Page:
Orders follow rules and limitations.

00 Ordering

Lessons from Architecture and how it shaped me as a designer.

My first assignment in architecture school was to create a 1' x 1' x 1' cube. The cube had to contain (I don’t remember the exact dimensions) 3" x 3" x 3" cube, 8" x 10" plane, a cylinder of some type, and 2" x 3" x 8" box. We then had to put our cubes next to other 50 cubes and create some sort of order between our neighboring cubes. This is how learned to designed. Seeing and putting order to things.

As I learned more about architecture, I began to realize that things that are designed well always have some sort of order within the visual/object/building itself. The order doesn’t stop there. It is also always engaging and highlighting the context of the given “site”.

I’m not talking about simple layout or structure of the designed thing, those things are definitely components that are supporting the overall order, but creating an order consists of larger system. I hate to do this, but I think the definition of order found in Google describes it well: “the arrangement or disposition of people or things in relation to each other according to a particular sequence, pattern, or method.” I think designer’s role is to put order to things. It’s about seeing A and B (and C and D and …) and exploring and deciding which configuration of amagalmation of the elements is best suited for the given boundary. Order is met with boundaries. It’s about seeing what the context provides and how far you can push an idea within the boundary to create sensible, intelligent, and pleasing order.

What I have written above is a description of how I work and think. It’s a process, not a thesis. I have many interests in different sphere of things, topics, subjects, as we all do. Thesis within “media design” discipline seems super open ended, because, well, everything could be considered “media”. But for the time being, I think the field/topic that I want to engage in with is the domestic space. The idea of designing a home/house appeals to me. It’s simple and clear. It’ll always be there. Architecture attempts to create seamful interactions and boundaries through programs and rooms. Activities divide served and service spaces. Things in home have the presence of not being dynamic. The furnitures, the pictures, the plants, things just kind of stay the same for a long time (depending on the person) but it’s what your own space should be. Assuming that things are eventually going to be connected, my thesis focuses on the subject of domesticity and the field of Internet of Things (I’m including that home automation, wearable devices, and self driving automobiles are all under the big umbrella of IoT).


Coming back from Sci-Arc’s best thesis show, what EOM (Eric Owen Moss) said keeps ringing in my ears. Orders and systems don’t have to stay within predefine systems and orders. Order doesn’t mean it stays within its predetermined state. Hannah Goodale Pavlovich’s thesis “Puzzle” starts from a single column. She was able to create and disengage the form and connotations that comes with a single column/beam to create new orders within predetermined “system” of beam/column being used as a system. When EOM talked about regular structural function of a single beam, it became clear that the “order” that is used to create a structure (a system) is actually not a thoughtful engagement, but a predetermined manual. In this case, IoT can be seen as the same thing. Within home and connected devices, the idea of how it’s supposed to work, what it’d be is already predetermined. In a way, the system for setting up for home automation is already defined. It’s my job to take a look at this “futures of the past” notion of home automation and juxtapose with current affairs, current context to project what the future actually could be. It is a practice to be radical.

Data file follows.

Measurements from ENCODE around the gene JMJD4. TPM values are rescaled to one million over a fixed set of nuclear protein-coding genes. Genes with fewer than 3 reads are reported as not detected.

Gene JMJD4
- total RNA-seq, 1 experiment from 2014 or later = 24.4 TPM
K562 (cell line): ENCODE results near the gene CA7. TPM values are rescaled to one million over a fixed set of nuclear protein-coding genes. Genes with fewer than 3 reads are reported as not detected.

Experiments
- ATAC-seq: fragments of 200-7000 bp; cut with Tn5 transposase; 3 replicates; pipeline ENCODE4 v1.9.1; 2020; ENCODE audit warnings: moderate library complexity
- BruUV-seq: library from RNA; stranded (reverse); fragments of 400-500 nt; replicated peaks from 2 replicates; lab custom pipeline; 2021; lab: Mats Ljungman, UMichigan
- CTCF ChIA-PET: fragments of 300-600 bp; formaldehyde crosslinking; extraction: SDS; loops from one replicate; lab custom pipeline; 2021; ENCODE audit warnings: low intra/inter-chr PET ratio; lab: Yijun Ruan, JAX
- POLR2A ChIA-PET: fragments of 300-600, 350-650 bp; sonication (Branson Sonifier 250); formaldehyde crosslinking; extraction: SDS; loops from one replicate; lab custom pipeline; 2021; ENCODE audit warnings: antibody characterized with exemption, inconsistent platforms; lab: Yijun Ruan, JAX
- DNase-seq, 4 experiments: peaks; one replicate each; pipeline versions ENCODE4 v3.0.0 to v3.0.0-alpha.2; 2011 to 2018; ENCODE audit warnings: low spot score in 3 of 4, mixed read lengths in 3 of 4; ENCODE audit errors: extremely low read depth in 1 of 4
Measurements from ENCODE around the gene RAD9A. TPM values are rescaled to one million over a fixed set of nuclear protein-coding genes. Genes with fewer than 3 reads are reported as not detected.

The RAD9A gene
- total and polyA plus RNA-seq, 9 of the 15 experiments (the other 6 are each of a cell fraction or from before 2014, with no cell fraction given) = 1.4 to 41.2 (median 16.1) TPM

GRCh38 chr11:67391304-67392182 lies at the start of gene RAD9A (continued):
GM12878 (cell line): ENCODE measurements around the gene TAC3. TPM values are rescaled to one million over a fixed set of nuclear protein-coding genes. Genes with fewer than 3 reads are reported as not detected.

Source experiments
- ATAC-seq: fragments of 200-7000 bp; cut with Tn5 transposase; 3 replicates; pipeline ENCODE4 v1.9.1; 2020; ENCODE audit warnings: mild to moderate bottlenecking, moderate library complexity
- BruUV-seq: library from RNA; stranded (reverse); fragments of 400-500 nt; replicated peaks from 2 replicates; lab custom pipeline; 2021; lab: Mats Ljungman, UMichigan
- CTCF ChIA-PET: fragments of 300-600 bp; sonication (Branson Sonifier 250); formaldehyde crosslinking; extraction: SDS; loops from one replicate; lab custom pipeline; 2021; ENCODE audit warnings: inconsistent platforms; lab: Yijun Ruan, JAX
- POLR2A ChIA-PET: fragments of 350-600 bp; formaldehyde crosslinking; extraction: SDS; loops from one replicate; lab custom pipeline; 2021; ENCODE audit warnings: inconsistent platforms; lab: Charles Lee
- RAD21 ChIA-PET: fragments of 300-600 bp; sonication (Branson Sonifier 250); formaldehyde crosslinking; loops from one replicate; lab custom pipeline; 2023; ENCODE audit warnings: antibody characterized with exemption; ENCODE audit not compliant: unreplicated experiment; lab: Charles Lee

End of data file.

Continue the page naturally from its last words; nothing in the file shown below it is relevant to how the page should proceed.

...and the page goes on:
So, all in all, we agree that architecture still moves from services and served, from program to contexts. Not from user’s perspective. There’s still a chance for me come from user/persona based approach to physical space creation. I have already begun projects with Genny to create a “Left for Life” campaign project, where we account for Left-handed users. I also have another idea for making an app called “Kimder” to stir racial divide within asians (will this create any tension? maybe?). I’m not too sure how these projects will tie into the rest of “technology” created issues, but I think it’s still good to create these things on the side. Thinking about how systems create order and how these things could be manipulated to reveal new things is a step. For now, I believe that the best I can do is to stick with my modus openradi and pursue after the projects that I have been thinking about over the summer, even if it’s not a good project per-se. It’s really about taking a position, so that when the opportunity comes for me to fight, I can be ready to clearly defend why I am right.

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